All of you religious nutters out there probably believe you’ve known this for some time, but I’m discovering that atheist/agnostic students can be just as unreasonable, pig-headed, irrational, rude, lazy and just plain stoopid as any given believer. As a regular participant in a atheist/agnostic discussion forum at my university, infantile debates are raging on vegetarianism and evolution, and some parties to these debates seem to have decided that – once they give up on god, Santa and the Tooth Fairy – their logical fortress can no longer be breached and they no longer have any obligation to even try to present coherent arguments. It’s all very sad and tawdry.
The question of whether belief in god is rational or not seems presume an answer to a prior, and perhaps more important question – namely: do we want belief in god to be rational, as opposed to being fruitful, joyous, beautiful, etc.? To put it another way, it’s long been of interest to me why this contest is often fought in the domain of rationality, where everyone who is not a supernaturalist of some sort agrees that there is no possibility of providing any sort of knock-down argument for belief in god, at least where arguments are understood to follow standard rules of logic, involving non-contradiction, the possibility of refutation, and where conclusions are adopted once they are shown to be the best justified of available alternatives.
Rather, the more compelling arguments in favour of belief in god point to various benefits of believing in god, whether these benefits are social, psychological or moral. While it’s far from clear that any of these other purported benefits hold up to scrutiny, or can’t be purchased at lower cost from other sources, it seems to me that we’d need to adopt a definition of “rational” that is essentially teleological (goal-based), rather than one that aims at truth, for it to be possible for belief in god to be described as rational. Continue reading “Is belief in god rational?”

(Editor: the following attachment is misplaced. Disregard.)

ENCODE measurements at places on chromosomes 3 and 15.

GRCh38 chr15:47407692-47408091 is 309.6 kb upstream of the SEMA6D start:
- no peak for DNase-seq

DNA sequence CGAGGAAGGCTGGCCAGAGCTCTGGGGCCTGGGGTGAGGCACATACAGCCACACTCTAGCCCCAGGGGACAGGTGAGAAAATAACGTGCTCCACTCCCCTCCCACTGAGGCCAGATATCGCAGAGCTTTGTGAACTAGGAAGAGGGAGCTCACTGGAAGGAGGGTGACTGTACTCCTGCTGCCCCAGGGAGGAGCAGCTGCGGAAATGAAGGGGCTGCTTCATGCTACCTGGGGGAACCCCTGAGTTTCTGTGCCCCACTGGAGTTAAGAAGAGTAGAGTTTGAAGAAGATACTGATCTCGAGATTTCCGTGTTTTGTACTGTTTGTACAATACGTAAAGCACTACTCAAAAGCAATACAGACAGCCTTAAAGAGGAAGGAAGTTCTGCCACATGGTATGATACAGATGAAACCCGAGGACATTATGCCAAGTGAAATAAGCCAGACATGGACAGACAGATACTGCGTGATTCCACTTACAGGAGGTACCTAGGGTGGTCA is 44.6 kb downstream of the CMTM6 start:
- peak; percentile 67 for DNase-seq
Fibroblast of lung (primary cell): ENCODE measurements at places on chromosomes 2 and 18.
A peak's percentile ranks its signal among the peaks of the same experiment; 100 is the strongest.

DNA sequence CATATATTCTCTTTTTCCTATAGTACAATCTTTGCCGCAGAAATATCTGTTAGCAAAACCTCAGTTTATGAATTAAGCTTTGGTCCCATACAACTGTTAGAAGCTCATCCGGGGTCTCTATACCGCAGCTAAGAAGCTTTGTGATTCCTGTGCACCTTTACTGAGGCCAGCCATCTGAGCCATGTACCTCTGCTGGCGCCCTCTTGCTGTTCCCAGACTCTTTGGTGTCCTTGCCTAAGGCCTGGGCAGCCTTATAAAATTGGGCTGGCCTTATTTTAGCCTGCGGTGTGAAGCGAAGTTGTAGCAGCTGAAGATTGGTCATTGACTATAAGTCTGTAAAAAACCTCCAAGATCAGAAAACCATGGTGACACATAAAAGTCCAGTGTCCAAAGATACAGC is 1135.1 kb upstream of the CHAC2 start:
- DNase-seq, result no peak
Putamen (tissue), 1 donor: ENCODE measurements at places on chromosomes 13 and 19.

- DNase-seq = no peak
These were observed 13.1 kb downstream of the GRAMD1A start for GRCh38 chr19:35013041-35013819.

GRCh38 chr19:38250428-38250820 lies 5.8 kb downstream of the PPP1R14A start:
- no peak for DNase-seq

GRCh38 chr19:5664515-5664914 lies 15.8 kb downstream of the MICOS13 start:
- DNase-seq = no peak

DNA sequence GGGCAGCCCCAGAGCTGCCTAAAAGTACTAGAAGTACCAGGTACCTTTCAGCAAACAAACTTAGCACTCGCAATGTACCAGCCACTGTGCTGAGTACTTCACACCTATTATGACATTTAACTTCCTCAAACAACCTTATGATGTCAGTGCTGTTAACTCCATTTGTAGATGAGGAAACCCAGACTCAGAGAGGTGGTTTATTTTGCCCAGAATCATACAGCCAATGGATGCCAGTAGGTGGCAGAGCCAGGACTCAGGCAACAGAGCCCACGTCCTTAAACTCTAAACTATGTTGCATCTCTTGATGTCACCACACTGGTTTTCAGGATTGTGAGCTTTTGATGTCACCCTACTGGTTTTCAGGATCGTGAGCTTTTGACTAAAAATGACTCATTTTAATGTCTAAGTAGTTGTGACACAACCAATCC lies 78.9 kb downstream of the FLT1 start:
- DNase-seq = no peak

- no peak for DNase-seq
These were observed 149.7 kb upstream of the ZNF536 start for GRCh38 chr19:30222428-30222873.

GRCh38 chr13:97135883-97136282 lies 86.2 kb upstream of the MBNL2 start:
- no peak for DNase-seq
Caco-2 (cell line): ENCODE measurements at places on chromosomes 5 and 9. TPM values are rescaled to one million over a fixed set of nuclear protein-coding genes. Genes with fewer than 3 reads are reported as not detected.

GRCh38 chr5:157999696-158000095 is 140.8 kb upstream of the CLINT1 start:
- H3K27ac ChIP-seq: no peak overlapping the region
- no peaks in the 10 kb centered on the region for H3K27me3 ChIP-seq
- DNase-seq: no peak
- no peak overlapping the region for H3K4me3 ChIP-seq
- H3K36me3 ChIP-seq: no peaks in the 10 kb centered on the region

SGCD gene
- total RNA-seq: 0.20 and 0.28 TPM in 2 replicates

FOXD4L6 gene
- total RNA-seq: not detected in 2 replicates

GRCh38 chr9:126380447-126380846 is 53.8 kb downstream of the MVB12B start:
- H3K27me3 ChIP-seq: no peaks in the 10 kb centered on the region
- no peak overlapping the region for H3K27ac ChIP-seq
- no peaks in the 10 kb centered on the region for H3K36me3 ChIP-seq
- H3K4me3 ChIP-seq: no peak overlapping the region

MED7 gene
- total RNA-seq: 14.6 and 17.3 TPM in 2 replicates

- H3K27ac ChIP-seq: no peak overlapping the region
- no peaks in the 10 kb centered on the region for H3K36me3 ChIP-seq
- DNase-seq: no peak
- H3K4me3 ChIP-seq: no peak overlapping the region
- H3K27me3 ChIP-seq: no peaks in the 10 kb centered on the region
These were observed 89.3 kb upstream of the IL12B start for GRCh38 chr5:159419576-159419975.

On a track from Heathen, David Bowie demands “a better future”, and after watching Jesus Camp yesterday, I’m inclined to agree with him. The movie isn’t great, as the basic message could have been conveyed in an 45-minute documentary rather than a feature-length film, but it still serves as a powerful reminder of the insidious and growing power of religious fundamentalism in society, and politics in particular. Continue reading “a better future…”
- Moral Psychology and the Misunderstanding of Religion – Jonathan Haidt
- Some responses to the above.
- One of the respondents above, Marc Hauser, on the neuroscience of morality. A further interview with Hauser here.
- Another of the respondents, Sam Harris, gave a typically provocative address at the recent Atheist Alliance conference in Washington D.C.
- And finally, Hitchens’ account of his recent book tour to promote God is not Great shouldn’t be missed.
As an atheist of the militant persuasion, it’s somewhat odd that in the past two weeks I’ve spent significant time in deep conversation with a preacherman. Sometimes you need to call in the specialists, and the situation demanded a specialist of his description.
The strangest part of the experience, however, was finding that the urge to label myself inconsistent in having this interaction was insignificantly weak, and in the end rested on something linguistic rather than principled. And I mention this because it’s immensely liberating to realise that one can be as principled as always, without those principles trumping all other interests. Continue reading “How to live (I)”
Another potential cost associated with religious belief was brought to mind last night in a conversation over dinner: we have deferred so much of our human symbolic activity to official representatives of social institutions (preachers and the like), that we no are no longer as able to generate ritual significance ourselves. Continue reading “Ritual”